Unity free is a place to start. You can download that right now. It lacks some of the features of Unity Pro, but you'll get your feet wet with only a time investment. Basic assets can be purchased for you to use in the Unity store, but what about creating your own game assets?

I saw your other post suggesting that you don't have some of the other tools you'll need like Photoshop. You should consider making a list of the tools you'll need, as it hardly ends there. You'll need 3D software unless you're doing a 2D game, and some sound/music creation and processing software too at a minimum. Make a budget and a plan for how and when you'll purchase the licenses for these. I wouldn't scrimp on Photoshop or 3D software either. Gimp and Blender may save you money, but they may bury you in hours. You might get by with Photoshop essentials and upgrade later.

Some of these issues can be mitigated if you start or join a team. Codies have slightly less of the software cost issues artists have. But if you're starting your own team or working alone, you'll need to pony up for software licenses. Make sure you understand the EULAs. A "seat" is just that - one license per person, not one license for all to use.

Bottom line is that indie development may be less expensive, but it's by no means free. Even with basic free or nearly free tools, you will be investing your time and there's a tradeoff between that time and the quality of your tools.

Thanks for the advice! Thankfully, I am a student so I can still get student discounts but I should write out a budget.
AusSkiller Nov 6, 2012 @ 9:37am 
If you don't have much experience with unmanaged languages like C/C++ then Unity is pretty much the best option for you. Most engines use C++ for the majority of the game code and C++ is an unmanaged language which means you need to manage the memory yourself, it's far more powerful and very useful for games which tend to be very memory intensive but it also requires many years of experience to get right because it only takes a few small mistakes to start running out of RAM or causing fatal errors. Unity uses C# which is a managed language so you don't need to worry as much about allocating and freeing memory which can make development much easier for most people (though personally I find it a nightmare after having used C++).

However you shouldn't worry about using Unity over other engines, from what I've seen it's a very good engine and almost certainly better than the others for beginners. There is one thing you should be aware of though, most engines are geared towards first person shooters so if you aren't making a first person shooter you could be in for a fair bit of extra work to get the engine to do something different.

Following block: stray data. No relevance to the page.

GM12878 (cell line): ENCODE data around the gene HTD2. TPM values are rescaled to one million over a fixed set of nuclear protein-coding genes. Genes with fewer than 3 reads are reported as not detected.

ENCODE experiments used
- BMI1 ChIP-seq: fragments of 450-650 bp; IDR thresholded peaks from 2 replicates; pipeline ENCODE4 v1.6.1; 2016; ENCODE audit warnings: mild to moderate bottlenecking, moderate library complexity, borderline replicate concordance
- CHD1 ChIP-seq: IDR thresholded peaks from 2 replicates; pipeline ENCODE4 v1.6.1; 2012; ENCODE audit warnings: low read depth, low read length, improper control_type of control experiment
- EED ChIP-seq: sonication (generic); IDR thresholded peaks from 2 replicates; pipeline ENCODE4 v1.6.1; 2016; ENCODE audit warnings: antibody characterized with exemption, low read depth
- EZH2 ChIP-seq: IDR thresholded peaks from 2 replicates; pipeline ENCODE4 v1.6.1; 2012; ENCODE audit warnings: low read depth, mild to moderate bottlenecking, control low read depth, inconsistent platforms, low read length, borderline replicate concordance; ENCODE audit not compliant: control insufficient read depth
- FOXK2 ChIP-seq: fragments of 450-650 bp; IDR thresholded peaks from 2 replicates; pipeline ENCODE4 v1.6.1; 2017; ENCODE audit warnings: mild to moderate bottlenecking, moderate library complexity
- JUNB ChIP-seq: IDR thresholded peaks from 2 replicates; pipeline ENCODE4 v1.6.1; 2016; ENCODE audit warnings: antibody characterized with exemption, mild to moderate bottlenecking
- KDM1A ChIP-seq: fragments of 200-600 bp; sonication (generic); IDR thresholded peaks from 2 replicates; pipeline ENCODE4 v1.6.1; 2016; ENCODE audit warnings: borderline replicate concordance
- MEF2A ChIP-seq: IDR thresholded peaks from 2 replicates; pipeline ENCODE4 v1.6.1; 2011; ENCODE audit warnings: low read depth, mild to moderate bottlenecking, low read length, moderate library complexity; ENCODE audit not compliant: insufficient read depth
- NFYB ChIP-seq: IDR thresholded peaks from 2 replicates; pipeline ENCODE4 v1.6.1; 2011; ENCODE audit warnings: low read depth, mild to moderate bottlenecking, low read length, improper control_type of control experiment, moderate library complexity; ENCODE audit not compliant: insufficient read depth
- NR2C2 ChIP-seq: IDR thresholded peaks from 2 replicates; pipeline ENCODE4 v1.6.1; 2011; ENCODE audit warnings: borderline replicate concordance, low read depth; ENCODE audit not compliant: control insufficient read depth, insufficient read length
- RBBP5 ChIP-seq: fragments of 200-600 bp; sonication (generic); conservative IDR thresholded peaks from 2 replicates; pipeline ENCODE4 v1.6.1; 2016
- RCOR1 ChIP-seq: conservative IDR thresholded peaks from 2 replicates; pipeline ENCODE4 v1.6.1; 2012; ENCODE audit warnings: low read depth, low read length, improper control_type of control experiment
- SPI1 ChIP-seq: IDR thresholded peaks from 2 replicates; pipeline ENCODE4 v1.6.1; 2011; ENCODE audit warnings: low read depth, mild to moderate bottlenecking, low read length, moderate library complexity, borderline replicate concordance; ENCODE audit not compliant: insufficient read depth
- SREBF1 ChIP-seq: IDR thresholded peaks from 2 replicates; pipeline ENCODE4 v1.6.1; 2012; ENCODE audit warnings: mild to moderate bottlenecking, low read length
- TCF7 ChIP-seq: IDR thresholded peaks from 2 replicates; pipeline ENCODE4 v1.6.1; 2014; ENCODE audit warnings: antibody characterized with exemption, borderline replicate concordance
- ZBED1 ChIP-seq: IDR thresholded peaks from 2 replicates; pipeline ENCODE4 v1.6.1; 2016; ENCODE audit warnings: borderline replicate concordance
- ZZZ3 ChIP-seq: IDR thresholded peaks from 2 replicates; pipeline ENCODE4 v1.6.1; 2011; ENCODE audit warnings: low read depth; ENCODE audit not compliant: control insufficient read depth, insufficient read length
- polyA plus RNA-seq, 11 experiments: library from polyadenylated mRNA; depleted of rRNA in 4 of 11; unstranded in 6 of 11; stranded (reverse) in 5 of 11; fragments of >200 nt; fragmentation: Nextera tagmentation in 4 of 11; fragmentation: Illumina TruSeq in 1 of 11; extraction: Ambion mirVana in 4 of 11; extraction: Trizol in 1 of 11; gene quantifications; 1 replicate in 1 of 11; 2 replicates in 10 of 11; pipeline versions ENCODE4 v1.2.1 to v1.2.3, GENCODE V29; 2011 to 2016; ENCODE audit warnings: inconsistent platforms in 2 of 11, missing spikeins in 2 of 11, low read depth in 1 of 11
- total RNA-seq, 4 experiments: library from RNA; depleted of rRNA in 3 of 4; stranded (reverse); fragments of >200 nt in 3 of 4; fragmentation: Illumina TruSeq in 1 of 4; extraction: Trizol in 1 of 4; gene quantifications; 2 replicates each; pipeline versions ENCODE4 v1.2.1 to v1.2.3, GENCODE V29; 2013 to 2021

Originally posted by Puppier:
Thanks for the advice! Thankfully, I am a student so I can still get student discounts but I should write out a budget.
Be VERY careful buying any software at student prices, often the licenses stipulate it can only be used for non-commercial use and are often only valid while you are a student, so when you finish your education you have to buy it all over again at full price which ends up making it more expensive than just buying at full price in the first place.
umd plz common app Nov 6, 2012 @ 9:39am 
Originally posted by AusSkiller:
If you don't have much experience with unmanaged languages like C/C++ then Unity is pretty much the best option for you. Most engines use C++ for the majority of the game code and C++ is an unmanaged language which means you need to manage the memory yourself, it's far more powerful and very useful for games which tend to be very memory intensive but it also requires many years of experience to get right because it only takes a few small mistakes to start running out of RAM or causing fatal errors. Unity uses C# which is a managed language so you don't need to worry as much about allocating and freeing memory which can make development much easier for most people (though personally I find it a nightmare after having used C++).

However you shouldn't worry about using Unity over other engines, from what I've seen it's a very good engine and almost certainly better than the others for beginners. There is one thing you should be aware of though, most engines are geared towards first person shooters so if you aren't making a first person shooter you could be in for a fair bit of extra work to get the engine to do something different.

Originally posted by Puppier:
Thanks for the advice! Thankfully, I am a student so I can still get student discounts but I should write out a budget.
Be VERY careful buying any software at student prices, often the licenses stipulate it can only be used for non-commercial use and are often only valid while you are a student, so when you finish your education you have to buy it all over again at full price which ends up making it more expensive than just buying at full price in the first place.

Thanks! Also, thanks for the warning, that hadn't crossed my mind.
.!.oO=Boney-Dog-Lee=Oo.!. Nov 6, 2012 @ 10:46am 
Hey,
we have a few engines listed here for anyone to check out:

http://steamcommunity.com/groups/dev-zoo/discussions/0/864946409148922604/

BadManDemIsFearMe Jan 28, 2013 @ 6:26am 
try http://www.beatzmaker.co.uk for free music creation software
Skoardy Jan 28, 2013 @ 8:25am 
Nice necroing of a thread just to post your off-topic website advert.
Chaotic Kitten Jan 28, 2013 @ 9:43am 
I know it's a dead post, but you can make 2D games in Unity3D, it's fairly simple, and gives you lots of flexibility in design. It's what we used to make our 2D game Tiny Plumbers. As for cost, you can get the indie version of Unity for free, it just has some limitations, etc. We only recently upgraded to UnityPro for our newest game Legend of Dungeon
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Date Posted: Nov 5, 2012 @ 8:03pm
Posts: 11